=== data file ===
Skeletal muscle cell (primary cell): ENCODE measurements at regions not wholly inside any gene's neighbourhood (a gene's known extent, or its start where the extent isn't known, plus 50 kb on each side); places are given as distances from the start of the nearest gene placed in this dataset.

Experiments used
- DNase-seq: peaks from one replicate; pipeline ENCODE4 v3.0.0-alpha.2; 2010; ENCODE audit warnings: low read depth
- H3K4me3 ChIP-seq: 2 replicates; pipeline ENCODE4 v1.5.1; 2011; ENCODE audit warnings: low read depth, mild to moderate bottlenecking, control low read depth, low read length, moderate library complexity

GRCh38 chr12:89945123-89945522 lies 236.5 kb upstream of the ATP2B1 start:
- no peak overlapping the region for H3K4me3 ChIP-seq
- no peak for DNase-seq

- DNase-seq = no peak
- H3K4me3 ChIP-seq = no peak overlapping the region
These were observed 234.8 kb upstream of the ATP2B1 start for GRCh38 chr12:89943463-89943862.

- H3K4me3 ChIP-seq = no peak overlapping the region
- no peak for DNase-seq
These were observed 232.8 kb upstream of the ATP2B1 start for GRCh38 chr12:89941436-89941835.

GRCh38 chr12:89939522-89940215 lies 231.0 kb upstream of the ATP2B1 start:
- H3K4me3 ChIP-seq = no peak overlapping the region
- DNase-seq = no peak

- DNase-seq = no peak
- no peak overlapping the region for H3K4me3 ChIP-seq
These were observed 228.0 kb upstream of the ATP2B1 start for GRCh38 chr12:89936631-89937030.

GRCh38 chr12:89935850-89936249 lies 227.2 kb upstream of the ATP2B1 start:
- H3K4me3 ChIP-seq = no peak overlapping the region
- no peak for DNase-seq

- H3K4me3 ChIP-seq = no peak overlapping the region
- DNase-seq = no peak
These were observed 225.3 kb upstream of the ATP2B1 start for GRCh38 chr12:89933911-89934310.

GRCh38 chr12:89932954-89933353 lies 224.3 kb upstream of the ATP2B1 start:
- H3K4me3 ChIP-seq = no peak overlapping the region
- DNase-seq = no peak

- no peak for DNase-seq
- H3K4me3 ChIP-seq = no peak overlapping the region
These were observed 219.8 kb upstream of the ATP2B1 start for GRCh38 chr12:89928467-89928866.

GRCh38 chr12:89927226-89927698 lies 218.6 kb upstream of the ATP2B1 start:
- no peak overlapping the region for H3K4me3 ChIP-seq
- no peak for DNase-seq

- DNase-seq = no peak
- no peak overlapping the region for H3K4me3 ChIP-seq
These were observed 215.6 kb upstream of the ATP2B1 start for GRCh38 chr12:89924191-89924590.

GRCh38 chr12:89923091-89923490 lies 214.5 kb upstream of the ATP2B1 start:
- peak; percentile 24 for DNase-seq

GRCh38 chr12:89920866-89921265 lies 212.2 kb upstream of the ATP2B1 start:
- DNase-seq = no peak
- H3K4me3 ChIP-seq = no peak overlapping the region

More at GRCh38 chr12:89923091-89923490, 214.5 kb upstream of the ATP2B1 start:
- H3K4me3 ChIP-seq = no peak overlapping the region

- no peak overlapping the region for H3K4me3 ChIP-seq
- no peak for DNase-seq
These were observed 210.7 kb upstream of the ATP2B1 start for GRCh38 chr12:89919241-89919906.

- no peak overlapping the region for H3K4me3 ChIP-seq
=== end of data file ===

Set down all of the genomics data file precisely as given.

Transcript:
Skeletal muscle cell (primary cell): ENCODE measurements at regions not wholly inside any gene's neighbourhood (a gene's known extent, or its start where the extent isn't known, plus 50 kb on each side); places are given as distances from the start of the nearest gene placed in this dataset.

Experiments used
- DNase-seq: peaks from one replicate; pipeline ENCODE4 v3.0.0-alpha.2; 2010; ENCODE audit warnings: low read depth
- H3K4me3 ChIP-seq: 2 replicates; pipeline ENCODE4 v1.5.1; 2011; ENCODE audit warnings: low read depth, mild to moderate bottlenecking, control low read depth, low read length, moderate library complexity

GRCh38 chr12:89945123-89945522 lies 236.5 kb upstream of the ATP2B1 start:
- no peak overlapping the region for H3K4me3 ChIP-seq
- no peak for DNase-seq

- DNase-seq = no peak
- H3K4me3 ChIP-seq = no peak overlapping the region
These were observed 234.8 kb upstream of the ATP2B1 start for GRCh38 chr12:89943463-89943862.

- H3K4me3 ChIP-seq = no peak overlapping the region
- no peak for DNase-seq
These were observed 232.8 kb upstream of the ATP2B1 start for GRCh38 chr12:89941436-89941835.

GRCh38 chr12:89939522-89940215 lies 231.0 kb upstream of the ATP2B1 start:
- H3K4me3 ChIP-seq = no peak overlapping the region
- DNase-seq = no peak

- DNase-seq = no peak
- no peak overlapping the region for H3K4me3 ChIP-seq
These were observed 228.0 kb upstream of the ATP2B1 start for GRCh38 chr12:89936631-89937030.

GRCh38 chr12:89935850-89936249 lies 227.2 kb upstream of the ATP2B1 start:
- H3K4me3 ChIP-seq = no peak overlapping the region
- no peak for DNase-seq

- H3K4me3 ChIP-seq = no peak overlapping the region
- DNase-seq = no peak
These were observed 225.3 kb upstream of the ATP2B1 start for GRCh38 chr12:89933911-89934310.

GRCh38 chr12:89932954-89933353 lies 224.3 kb upstream of the ATP2B1 start:
- H3K4me3 ChIP-seq = no peak overlapping the region
- DNase-seq = no peak

- no peak for DNase-seq
- H3K4me3 ChIP-seq = no peak overlapping the region
These were observed 219.8 kb upstream of the ATP2B1 start for GRCh38 chr12:89928467-89928866.

GRCh38 chr12:89927226-89927698 lies 218.6 kb upstream of the ATP2B1 start:
- no peak overlapping the region for H3K4me3 ChIP-seq
- no peak for DNase-seq

- DNase-seq = no peak
- no peak overlapping the region for H3K4me3 ChIP-seq
These were observed 215.6 kb upstream of the ATP2B1 start for GRCh38 chr12:89924191-89924590.

GRCh38 chr12:89923091-89923490 lies 214.5 kb upstream of the ATP2B1 start:
- peak; percentile 24 for DNase-seq

GRCh38 chr12:89920866-89921265 lies 212.2 kb upstream of the ATP2B1 start:
- DNase-seq = no peak
- H3K4me3 ChIP-seq = no peak overlapping the region

More at GRCh38 chr12:89923091-89923490, 214.5 kb upstream of the ATP2B1 start:
- H3K4me3 ChIP-seq = no peak overlapping the region

- no peak overlapping the region for H3K4me3 ChIP-seq
- no peak for DNase-seq
These were observed 210.7 kb upstream of the ATP2B1 start for GRCh38 chr12:89919241-89919906.

- no peak overlapping the region for H3K4me3 ChIP-seq